Inside the Walls of 18F
It’s been a little over a year since 18F opened its doors as an in-house digital consultancy in the federal government. It’s grown to 140 people, all working to improve how government works. We sat down with executive director Aaron Snow to hear what the group has been working on and what's next.
First a little about 18F: It’s an office within GSA, co-launched by a group of Presidential Innovation Fellows, including Aaron, who's now running the show. It’s housed at GSA’s 1800 F St HQ (hence 18F’s name) and whose budget last year was about $30M. Half of its workforce is in DC, and the rest is in 18F’s San Fran, Chicago and NY offices and teleworking from other cities. Since the government can’t contract with itself, 18F is a fee-for-service agency that gets paid for its services through inter-agency agreements. It’s worked with 45 federal agencies, including 20 of the biggest, and completed over 80 inter-agency agreements on all kinds of digital projects.
18F’s work is a bit wonky, admits Aaron, but it’s improving citizen engagement and making life easier for the federal workforce. For example, take 18F’s work with the GSA team running the OASIS procurement vehicle, used by agencies to buy billions of dollars worth of integrated professional services. One software product 18F developed helps buyers find vendors on OASIS and another calculates labor costs. 18F is now helping agencies improve how they deliver software and get connected with vendors who use the same methods as 18F—at low cost and really well. The wall above is full of pictures of the 18F staff, each placed under the airport code of where they're based. The team rarely uses email and mostly relies on products like Slack for collaboration.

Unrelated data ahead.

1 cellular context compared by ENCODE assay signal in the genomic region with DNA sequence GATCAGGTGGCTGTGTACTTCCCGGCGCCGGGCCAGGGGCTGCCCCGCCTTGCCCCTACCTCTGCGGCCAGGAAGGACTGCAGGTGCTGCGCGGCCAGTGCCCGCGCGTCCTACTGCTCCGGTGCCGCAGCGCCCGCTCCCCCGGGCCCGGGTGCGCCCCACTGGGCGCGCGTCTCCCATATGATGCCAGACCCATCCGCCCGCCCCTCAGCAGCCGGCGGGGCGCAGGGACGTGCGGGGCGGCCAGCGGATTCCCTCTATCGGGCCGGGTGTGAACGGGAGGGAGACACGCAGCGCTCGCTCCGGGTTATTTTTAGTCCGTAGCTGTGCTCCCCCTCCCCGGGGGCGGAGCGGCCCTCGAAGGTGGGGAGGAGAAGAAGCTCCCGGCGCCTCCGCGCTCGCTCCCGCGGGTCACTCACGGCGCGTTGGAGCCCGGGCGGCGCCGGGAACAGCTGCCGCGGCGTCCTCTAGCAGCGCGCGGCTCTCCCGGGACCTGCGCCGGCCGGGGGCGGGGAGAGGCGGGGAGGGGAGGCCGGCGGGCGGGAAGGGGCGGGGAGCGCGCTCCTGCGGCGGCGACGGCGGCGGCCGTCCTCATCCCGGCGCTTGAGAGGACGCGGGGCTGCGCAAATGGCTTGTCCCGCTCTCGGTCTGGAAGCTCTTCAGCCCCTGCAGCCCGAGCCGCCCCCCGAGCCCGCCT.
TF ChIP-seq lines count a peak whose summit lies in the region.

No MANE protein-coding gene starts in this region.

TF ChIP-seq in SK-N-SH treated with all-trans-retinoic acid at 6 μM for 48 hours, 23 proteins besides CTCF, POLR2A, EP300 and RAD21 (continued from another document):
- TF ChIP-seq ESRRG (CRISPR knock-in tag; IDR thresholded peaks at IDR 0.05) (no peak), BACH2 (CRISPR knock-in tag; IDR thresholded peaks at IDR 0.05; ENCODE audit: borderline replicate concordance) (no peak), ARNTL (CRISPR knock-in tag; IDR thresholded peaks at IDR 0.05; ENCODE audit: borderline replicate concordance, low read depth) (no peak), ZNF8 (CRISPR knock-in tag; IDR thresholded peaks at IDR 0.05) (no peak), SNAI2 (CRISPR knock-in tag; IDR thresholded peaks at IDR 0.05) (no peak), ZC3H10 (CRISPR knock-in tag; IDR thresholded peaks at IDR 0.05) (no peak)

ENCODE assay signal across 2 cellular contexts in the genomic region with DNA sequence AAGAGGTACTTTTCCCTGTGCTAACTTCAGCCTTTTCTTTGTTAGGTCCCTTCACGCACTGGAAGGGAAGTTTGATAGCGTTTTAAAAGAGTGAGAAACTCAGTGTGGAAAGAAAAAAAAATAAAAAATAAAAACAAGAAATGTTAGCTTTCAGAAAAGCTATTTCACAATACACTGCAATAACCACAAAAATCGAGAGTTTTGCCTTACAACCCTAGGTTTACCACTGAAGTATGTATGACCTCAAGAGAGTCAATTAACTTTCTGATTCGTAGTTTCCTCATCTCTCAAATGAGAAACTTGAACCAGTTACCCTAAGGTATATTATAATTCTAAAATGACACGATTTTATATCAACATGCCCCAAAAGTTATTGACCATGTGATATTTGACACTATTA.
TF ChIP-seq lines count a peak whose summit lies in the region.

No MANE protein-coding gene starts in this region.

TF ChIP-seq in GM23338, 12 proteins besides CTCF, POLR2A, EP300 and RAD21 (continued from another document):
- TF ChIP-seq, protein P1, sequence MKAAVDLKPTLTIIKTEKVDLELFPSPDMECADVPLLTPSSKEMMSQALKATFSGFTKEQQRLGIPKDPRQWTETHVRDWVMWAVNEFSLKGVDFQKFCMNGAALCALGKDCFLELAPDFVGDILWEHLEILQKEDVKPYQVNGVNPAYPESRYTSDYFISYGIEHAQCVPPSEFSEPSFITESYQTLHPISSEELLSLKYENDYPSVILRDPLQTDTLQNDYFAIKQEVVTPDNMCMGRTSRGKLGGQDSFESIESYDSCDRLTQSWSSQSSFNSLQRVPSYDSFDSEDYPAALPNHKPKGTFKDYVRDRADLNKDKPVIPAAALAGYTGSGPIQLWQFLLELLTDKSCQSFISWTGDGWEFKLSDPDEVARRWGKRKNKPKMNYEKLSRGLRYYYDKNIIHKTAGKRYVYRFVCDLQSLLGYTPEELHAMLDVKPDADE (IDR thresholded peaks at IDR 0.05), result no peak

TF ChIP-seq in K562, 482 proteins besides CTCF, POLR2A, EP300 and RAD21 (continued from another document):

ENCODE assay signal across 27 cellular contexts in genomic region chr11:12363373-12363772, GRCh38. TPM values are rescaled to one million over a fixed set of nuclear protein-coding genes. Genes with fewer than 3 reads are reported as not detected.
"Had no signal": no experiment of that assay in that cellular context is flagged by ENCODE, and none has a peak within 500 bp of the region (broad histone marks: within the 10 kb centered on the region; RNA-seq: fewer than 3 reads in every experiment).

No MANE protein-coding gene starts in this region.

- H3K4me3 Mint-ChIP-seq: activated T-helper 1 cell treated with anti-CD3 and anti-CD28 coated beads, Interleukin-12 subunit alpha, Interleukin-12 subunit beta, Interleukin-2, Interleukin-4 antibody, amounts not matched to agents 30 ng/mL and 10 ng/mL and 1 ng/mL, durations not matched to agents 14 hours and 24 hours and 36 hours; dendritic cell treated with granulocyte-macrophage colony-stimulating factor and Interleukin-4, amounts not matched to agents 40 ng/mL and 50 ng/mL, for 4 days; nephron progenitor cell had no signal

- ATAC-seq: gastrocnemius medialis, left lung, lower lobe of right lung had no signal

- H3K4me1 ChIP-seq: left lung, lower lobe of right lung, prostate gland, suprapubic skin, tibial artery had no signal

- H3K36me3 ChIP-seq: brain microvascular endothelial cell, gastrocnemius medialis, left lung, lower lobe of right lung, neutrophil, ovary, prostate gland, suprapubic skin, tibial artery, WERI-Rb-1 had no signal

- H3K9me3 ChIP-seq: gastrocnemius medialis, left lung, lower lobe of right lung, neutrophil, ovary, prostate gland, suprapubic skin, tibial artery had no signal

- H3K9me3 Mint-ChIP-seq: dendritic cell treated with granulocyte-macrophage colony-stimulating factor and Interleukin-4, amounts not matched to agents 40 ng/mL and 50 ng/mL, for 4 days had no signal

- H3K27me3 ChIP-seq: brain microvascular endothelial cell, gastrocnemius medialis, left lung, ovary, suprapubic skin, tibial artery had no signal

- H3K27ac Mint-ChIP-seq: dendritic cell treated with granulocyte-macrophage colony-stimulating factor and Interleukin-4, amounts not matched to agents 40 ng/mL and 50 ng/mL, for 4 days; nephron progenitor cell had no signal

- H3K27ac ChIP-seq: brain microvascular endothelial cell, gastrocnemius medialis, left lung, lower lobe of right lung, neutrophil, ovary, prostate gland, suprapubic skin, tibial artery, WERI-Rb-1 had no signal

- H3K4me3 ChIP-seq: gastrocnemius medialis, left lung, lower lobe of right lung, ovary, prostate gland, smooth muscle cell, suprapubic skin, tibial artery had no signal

Up until recently, the notion of government operating like a startup was unheard of. Aaron says there’s been a sea change since the launch of programs like the Obama Administration's Presidential Innovation Fellowship program in 2012 and the Consumer Financial Protection Bureau in 2011. They helped user into government ideas of open source, agile development and human center design for software. The number of digital services experts in the federal government is now well over 300 people, including 18F, CFPB, the US Digital Service, digital teams within the agencies, and GSA’s Office of Citizen Services and Innovative Technologies. “Now there's a real federal community to talk about the different things we’re doing,” Aaron says. But the biggest challenge to getting more momentum is culture, he adds. Each 18F project completed by these teams helps build confidence in digital innovation.
The 18F office and the rest of GSA look more like a tech startup than a government office. More startups have been interested in working on government tech projects, especially now that they see kindred spirits likethe 18F team on the inside, says Aaron. 18F is working on making the federal marketplace more welcoming to the DC startup community. The best way in? For now, Aaron says companies should get on Schedule 70 or partner with a prime contractor already on Schedule 70. But 18F is working on breaking down that barrier. Product companies that provide free online services should write a “compatible terms of service” agreement.
Aaron, a former lawyer who hails from Cleveland, says 18F will be around until at least 2018 and he hopes the next administration embraces and expands its work. Ultimately he’d like for agencies to adopt some basic principles: government software should be open source by default; every software product should start with thinking about the users first; and most software development in the government should happen iteratively so that things can be learned along the way. “If 18F had to vanish tomorrow and all we had done is raise the bar on what’s expected for the government’s digital dollar, we will have done our job,” Aaron said.